"If the mother goes abroad, the husband might start drinking, or the oldest sister might have to leave school to take care of the kids," says Father Roy.Instead of paying for tuition or food, the husband or older children might misuse the money the wife sends home.
"For two days I was shut in there with no food or water.
It was dark." Daya had arrived in Kuwait in 2006, knowing from previous work in Oman that being a maid was hard. until late in the evening seven days a week, keeping house for her employers and their 5 small children.
And while many maids are treated well, a significant number face extreme--even bizarre--cruelty.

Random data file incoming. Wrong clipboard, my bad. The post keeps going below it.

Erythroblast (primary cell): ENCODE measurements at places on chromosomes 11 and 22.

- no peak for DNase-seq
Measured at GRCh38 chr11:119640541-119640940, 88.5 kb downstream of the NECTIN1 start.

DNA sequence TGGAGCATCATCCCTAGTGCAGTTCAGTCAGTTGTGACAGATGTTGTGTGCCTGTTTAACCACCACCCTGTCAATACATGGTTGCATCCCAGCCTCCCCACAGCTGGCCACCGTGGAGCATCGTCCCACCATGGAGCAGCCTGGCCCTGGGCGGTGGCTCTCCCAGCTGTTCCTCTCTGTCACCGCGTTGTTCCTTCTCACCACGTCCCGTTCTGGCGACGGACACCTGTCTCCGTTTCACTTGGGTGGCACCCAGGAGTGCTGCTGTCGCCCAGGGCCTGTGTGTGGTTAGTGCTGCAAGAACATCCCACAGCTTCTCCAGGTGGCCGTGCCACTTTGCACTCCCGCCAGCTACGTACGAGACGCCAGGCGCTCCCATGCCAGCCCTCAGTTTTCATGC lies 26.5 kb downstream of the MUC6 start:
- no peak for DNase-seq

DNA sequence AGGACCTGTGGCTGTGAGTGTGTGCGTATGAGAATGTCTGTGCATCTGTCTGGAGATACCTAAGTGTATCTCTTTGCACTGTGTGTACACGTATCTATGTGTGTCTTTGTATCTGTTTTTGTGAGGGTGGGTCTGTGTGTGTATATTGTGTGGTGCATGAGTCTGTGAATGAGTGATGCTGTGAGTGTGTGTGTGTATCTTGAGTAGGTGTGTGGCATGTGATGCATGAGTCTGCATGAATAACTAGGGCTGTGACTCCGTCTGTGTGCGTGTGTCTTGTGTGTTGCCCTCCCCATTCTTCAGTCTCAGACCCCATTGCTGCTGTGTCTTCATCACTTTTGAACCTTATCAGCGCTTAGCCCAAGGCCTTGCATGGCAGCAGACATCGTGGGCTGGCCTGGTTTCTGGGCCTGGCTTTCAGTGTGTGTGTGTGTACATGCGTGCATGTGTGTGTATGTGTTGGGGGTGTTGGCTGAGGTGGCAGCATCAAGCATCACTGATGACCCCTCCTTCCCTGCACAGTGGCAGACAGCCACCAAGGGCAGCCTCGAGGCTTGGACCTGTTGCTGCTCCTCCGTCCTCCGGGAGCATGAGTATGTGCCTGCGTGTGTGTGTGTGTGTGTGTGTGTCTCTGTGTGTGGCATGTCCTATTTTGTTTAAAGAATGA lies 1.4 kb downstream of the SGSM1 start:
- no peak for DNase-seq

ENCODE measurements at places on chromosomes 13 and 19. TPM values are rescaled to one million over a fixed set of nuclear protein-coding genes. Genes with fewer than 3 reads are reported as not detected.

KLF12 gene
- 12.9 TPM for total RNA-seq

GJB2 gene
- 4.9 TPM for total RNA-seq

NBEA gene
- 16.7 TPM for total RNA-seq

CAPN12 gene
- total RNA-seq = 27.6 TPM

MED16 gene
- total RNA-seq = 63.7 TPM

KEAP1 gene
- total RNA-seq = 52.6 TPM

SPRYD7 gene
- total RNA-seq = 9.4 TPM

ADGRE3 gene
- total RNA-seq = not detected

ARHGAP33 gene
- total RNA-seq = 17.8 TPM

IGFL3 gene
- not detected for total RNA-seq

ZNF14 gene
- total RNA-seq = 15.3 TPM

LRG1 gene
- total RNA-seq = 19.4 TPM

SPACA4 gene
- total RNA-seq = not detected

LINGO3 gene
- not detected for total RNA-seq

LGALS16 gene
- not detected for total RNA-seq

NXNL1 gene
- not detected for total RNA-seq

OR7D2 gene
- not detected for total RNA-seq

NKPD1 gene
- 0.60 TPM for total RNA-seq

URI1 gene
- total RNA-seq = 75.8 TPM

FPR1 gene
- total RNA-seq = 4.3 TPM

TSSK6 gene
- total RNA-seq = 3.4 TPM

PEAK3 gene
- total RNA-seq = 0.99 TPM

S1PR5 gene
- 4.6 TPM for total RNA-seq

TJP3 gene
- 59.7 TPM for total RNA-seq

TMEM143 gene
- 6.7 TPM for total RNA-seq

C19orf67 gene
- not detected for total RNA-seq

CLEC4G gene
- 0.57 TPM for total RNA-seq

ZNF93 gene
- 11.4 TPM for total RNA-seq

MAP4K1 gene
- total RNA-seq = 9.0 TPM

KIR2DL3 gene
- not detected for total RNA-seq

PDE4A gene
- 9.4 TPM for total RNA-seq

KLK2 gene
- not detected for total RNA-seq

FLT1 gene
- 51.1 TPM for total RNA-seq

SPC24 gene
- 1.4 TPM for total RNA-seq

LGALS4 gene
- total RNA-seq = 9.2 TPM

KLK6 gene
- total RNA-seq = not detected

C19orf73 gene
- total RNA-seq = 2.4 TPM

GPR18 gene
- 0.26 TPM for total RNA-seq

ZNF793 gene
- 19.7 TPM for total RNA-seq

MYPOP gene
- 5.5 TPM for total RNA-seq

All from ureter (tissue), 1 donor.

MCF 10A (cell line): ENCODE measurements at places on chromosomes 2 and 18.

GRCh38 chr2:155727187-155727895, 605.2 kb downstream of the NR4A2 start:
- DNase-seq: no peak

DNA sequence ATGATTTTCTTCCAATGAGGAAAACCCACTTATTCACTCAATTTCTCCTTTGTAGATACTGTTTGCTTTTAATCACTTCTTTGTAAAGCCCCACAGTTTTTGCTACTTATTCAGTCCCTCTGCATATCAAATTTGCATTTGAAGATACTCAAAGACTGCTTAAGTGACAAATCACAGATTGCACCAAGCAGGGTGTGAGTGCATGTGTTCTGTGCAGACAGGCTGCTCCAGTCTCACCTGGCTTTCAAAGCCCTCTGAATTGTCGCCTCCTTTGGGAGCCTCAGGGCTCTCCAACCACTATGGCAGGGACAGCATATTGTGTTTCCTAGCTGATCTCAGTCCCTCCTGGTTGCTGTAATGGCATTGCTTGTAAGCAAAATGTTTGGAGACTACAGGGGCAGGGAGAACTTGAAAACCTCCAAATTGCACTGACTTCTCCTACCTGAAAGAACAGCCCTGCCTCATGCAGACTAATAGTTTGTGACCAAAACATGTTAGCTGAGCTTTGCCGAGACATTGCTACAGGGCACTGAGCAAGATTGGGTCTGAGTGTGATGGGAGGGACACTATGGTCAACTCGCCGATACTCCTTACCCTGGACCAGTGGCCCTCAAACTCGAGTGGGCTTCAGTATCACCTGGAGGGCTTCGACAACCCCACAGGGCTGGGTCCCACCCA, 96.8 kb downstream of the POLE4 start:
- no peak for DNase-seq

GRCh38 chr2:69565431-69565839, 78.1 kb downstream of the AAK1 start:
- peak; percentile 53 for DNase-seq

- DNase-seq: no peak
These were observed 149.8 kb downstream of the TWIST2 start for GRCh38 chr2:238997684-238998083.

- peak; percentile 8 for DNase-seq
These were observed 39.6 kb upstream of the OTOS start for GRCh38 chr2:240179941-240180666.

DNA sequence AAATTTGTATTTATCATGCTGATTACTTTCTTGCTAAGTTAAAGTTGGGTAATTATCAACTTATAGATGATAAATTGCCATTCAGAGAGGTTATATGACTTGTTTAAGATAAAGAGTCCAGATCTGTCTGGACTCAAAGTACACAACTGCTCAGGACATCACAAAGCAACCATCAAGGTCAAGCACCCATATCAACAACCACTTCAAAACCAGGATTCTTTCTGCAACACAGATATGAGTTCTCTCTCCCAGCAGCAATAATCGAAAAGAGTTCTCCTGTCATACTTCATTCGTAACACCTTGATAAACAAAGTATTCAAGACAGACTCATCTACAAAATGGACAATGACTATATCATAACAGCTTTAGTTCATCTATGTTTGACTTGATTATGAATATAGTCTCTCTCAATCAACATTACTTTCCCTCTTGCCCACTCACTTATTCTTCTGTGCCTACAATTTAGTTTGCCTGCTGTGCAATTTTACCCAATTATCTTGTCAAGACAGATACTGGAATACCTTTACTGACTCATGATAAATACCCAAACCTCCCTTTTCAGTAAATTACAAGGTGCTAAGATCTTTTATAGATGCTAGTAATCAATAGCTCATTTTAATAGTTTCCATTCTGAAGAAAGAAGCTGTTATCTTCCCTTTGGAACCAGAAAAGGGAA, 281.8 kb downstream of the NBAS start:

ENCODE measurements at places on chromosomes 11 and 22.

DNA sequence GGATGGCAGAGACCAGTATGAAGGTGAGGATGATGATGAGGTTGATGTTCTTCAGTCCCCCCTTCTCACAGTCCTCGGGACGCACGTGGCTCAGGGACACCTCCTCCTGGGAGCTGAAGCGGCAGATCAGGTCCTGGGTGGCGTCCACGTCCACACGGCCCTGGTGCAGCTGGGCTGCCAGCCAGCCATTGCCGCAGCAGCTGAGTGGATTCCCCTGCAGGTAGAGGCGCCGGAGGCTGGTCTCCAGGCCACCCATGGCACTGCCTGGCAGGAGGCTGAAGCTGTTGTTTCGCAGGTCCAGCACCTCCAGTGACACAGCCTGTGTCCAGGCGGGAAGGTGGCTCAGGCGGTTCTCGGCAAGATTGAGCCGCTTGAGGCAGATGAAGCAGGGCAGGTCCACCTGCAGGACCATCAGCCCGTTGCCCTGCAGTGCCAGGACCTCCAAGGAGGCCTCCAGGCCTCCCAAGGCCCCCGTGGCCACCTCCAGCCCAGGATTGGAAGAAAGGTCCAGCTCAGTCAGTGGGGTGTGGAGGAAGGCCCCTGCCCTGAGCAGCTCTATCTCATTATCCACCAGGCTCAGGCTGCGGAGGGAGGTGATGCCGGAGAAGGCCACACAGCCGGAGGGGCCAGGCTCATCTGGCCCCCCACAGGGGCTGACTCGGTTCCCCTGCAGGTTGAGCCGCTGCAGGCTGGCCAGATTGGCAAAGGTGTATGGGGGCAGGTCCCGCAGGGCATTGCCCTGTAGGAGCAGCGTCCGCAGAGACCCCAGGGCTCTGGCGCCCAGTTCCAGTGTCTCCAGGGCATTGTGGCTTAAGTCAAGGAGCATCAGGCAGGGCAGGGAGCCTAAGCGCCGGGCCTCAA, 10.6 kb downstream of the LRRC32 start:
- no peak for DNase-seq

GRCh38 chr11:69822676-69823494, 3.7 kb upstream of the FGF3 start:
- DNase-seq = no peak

Locked in houses or apartments with no access to phones, often unpaid for months or years, they are slaves.
Indrani, a Sri Lankan woman now in her late twenties, was kept in her employers' high-rise apartment in Lebanon for eight years. If Madam went to the bathroom, she took the key with her.
The four walls were like a prison." Indrani's family in Sri Lanka called many times, trying to reach her.Caritas Kandy gave her a loan to build a shop where she can sell tea and the produce she grows.Photo by Laura Sheahen/CRS Raising awareness among vulnerable populations is key."She would inspect the house, and if she was not happy, she would beat me," Daya remembers.'The Four Walls Were Like a Prison' Daya's story is not an isolated case."The ordeals that some maids go through are appalling," says Father George Sigamony, director of Caritas Sri Lanka.